Perry says consider military in Mexico By Peggy Fikac - San Antonio Express-News Web Posted: 11/19/2010 AUSTIN â€” GOP Gov. Rick Perry, who continues to insist he`s not interested in the presidency, is nevertheless always ready to tell the federal government how to do a better job on such matters as border security â€” including indicating the U.S. should be open to sending military into Mexico to help fight the drug war.
Appearing on MSNBC on Thursday, Perry was asked, â€?Would you advocate military involvement in Mexico on the Mexico side of the border to help Mexico in this drug war?â€?
Perry answered: â€?I think we have to use every aspect of law enforcement that we have, including the military. I think you have the same situation as you had in Colombia. Obviously, Mexico has to approve any type of assistance that we can give them.
â€?But the fact of the matter is, these are people who are highly motivated with money. They are vicious. They are armed to the teeth. I want to see them defeated. And any means that we can to run these people off our border and to save Americans` lives we need to be engaged in.â€?
Perry has long called for more federally paid National Guard troops on the border and has cited the state`s efforts to try to fill the void caused by what he describes as the failed federal effort on border security.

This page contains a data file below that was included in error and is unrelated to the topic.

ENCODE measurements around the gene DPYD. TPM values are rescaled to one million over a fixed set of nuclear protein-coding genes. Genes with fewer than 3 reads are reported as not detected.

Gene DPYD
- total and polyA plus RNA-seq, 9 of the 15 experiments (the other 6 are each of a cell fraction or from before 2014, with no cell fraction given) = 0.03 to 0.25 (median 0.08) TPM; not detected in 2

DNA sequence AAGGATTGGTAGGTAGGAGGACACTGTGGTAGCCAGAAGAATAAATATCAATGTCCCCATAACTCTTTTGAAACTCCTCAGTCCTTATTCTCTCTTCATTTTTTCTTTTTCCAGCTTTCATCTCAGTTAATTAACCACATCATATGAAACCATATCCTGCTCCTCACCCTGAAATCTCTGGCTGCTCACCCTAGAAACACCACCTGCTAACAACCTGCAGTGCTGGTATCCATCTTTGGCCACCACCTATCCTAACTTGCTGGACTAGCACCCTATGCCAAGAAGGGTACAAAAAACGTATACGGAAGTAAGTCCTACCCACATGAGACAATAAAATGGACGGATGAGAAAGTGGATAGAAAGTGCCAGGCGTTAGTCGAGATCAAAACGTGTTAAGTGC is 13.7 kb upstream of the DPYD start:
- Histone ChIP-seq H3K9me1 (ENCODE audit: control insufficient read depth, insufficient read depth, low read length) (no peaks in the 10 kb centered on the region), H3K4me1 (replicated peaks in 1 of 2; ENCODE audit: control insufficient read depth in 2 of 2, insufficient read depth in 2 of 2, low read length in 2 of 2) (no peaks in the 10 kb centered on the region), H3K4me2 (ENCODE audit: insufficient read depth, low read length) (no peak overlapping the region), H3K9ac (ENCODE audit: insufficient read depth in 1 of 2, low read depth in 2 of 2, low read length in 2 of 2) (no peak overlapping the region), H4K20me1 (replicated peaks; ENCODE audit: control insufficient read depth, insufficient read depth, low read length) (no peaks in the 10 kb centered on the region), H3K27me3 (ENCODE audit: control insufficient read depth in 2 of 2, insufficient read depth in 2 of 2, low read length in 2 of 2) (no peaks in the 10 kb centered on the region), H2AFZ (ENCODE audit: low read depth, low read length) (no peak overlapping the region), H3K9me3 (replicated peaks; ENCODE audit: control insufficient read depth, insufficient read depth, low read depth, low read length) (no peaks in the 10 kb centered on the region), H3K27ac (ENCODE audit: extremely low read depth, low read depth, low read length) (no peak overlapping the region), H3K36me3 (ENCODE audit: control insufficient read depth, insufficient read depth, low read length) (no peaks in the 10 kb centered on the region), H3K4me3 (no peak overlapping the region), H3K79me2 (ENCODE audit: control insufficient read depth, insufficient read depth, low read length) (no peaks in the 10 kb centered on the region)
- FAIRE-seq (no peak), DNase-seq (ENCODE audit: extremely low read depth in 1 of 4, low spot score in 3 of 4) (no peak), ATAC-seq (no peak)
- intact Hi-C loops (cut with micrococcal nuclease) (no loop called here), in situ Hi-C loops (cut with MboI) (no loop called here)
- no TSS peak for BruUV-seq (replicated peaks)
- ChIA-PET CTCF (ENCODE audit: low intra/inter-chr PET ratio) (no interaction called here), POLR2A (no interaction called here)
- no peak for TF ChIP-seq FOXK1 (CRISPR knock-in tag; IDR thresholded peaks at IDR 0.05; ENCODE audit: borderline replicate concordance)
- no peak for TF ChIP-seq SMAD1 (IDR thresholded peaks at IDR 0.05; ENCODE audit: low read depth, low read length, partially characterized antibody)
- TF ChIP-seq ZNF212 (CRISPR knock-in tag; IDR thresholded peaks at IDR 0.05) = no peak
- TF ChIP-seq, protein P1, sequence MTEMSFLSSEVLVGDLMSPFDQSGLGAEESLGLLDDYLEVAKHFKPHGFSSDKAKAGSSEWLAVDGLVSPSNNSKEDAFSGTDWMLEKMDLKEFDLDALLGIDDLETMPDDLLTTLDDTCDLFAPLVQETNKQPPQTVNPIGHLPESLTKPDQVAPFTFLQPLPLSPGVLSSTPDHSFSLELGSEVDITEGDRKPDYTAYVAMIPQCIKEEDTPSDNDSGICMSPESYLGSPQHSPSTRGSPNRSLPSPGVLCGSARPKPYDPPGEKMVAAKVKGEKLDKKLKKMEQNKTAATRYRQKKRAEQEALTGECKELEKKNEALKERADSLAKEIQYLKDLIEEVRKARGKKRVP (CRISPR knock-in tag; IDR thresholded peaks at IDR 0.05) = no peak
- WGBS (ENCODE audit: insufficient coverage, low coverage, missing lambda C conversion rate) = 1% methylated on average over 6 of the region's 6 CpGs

Thursday`s answer reflected a difference in tone, though not in substance, from one he gave in an interview this summer with the San Antonio Express-News and Houston Chronicle, when he was asked whether the U.S. should consider sending the military into Mexico as it did in 1916 after border violence.
Perry said then, â€?I would suggest to you in that almost 100-year period of time, that idea of loading up and riding across the border to clash with the cartel members might be ill-conceived. In the late `80s and early `90s, the United States, in a coordinated effort with the Colombian government, we were able to defeat the drug cartels in that country to a great degree. Hopefully, Mexico understands that 28,000 of their citizens murdered since 2006 by the drug cartels is unacceptable. If they are responsive to our assistance, then I would think our federal government should give them that assistance.â€?[More]